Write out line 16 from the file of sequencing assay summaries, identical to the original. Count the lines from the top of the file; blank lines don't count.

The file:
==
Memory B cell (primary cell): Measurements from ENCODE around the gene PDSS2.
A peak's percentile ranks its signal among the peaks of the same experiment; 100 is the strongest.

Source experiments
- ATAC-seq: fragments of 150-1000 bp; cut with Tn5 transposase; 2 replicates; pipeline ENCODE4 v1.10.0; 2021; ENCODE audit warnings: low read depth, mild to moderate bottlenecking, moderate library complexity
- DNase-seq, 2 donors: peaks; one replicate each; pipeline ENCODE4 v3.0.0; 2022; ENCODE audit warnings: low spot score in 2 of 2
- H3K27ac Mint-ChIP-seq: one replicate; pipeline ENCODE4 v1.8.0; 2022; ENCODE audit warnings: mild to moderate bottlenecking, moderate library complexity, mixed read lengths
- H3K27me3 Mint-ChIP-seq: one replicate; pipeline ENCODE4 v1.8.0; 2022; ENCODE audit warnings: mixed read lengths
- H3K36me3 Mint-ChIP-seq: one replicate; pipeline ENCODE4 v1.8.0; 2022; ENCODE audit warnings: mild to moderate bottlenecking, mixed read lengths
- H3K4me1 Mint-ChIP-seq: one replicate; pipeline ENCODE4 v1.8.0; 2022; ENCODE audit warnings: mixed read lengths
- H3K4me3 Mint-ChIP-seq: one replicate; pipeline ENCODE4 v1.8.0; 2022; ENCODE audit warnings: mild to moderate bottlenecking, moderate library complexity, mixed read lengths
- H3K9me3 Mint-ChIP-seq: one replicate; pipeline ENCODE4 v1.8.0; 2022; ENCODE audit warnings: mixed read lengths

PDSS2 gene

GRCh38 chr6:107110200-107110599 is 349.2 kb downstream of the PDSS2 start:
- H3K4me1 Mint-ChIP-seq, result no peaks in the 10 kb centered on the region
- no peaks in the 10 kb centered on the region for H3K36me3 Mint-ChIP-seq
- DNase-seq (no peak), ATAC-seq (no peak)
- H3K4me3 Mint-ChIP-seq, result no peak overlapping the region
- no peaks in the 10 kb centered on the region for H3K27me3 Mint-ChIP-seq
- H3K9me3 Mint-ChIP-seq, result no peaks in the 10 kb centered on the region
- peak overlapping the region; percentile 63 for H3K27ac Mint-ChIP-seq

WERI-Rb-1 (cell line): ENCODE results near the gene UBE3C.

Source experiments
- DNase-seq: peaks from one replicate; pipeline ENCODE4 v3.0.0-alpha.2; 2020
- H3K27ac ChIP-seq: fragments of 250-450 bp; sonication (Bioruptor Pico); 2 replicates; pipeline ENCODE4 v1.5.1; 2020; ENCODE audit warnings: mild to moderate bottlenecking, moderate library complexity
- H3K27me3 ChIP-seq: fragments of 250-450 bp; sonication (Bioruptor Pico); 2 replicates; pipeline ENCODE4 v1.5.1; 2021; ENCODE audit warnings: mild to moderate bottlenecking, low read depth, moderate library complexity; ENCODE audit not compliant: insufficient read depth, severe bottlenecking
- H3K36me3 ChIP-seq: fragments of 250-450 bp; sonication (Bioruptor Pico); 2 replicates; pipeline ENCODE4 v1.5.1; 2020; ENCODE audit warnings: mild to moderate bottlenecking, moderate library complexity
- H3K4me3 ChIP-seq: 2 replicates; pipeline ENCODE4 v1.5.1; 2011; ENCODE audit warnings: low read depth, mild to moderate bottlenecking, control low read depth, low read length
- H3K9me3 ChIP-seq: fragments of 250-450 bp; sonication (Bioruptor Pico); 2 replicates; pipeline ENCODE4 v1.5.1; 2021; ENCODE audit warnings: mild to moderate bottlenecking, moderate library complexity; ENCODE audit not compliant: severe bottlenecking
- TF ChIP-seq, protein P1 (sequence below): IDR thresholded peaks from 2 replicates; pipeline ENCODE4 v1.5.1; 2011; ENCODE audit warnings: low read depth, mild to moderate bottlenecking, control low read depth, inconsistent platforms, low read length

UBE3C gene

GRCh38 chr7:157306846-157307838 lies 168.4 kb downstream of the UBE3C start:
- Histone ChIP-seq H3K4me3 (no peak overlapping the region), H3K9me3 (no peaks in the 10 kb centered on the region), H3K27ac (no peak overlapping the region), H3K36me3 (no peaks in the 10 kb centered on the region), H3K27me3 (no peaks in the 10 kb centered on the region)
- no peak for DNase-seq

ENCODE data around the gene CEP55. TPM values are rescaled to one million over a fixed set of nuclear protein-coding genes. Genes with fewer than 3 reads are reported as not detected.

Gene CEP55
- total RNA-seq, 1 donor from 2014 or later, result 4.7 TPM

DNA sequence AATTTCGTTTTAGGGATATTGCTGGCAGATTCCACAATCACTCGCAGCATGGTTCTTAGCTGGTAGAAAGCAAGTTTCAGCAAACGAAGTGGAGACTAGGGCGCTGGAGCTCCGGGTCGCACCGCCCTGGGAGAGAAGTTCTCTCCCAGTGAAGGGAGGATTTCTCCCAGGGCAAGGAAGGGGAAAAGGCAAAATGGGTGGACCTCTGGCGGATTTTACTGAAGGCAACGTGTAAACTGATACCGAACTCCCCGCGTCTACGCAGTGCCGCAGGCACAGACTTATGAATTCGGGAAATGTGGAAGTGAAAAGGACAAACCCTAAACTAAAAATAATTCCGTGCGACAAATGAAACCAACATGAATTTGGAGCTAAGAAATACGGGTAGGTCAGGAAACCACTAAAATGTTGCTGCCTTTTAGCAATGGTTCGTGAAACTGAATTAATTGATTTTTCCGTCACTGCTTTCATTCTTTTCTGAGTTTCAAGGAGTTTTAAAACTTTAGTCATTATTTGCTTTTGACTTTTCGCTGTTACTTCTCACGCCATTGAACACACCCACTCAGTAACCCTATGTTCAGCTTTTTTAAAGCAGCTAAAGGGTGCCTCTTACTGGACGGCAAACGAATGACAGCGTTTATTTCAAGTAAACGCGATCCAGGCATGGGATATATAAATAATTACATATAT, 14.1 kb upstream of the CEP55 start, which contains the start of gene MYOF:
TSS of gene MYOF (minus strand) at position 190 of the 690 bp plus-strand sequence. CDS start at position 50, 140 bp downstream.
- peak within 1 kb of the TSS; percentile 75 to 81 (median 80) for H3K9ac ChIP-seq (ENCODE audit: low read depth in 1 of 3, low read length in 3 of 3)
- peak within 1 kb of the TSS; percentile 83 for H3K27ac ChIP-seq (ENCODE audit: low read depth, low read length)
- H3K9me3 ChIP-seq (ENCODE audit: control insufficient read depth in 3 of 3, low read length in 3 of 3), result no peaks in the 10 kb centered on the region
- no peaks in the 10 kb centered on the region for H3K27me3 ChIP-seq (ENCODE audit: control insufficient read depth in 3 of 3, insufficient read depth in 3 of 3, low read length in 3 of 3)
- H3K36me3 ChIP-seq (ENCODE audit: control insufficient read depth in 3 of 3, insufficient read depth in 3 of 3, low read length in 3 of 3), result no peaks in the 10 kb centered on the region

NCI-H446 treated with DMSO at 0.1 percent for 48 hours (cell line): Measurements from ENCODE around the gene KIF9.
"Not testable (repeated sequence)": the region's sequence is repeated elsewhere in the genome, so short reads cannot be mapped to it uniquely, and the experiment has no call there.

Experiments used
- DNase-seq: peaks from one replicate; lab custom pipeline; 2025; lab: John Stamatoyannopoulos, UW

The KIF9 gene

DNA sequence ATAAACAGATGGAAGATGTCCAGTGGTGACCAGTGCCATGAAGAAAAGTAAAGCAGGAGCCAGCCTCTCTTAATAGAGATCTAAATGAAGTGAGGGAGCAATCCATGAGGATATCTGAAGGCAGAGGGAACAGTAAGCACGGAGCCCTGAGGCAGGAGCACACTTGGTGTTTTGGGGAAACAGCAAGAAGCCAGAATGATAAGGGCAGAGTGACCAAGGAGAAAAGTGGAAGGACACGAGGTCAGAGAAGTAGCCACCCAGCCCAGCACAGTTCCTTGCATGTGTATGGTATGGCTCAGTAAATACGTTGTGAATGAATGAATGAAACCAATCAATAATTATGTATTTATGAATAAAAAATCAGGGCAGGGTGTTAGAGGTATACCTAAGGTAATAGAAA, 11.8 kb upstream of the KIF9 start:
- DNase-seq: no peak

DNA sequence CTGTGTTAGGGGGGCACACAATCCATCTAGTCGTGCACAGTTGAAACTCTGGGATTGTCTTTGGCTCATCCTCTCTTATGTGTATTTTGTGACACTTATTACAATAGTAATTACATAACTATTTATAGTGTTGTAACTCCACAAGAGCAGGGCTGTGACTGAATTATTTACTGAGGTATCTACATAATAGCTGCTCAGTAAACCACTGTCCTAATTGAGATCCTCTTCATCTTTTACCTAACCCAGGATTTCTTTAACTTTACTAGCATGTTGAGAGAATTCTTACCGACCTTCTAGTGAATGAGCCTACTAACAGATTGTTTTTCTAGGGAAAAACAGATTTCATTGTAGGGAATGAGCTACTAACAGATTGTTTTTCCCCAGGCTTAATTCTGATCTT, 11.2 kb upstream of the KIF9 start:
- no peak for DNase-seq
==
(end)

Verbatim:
- DNase-seq (no peak), ATAC-seq (no peak)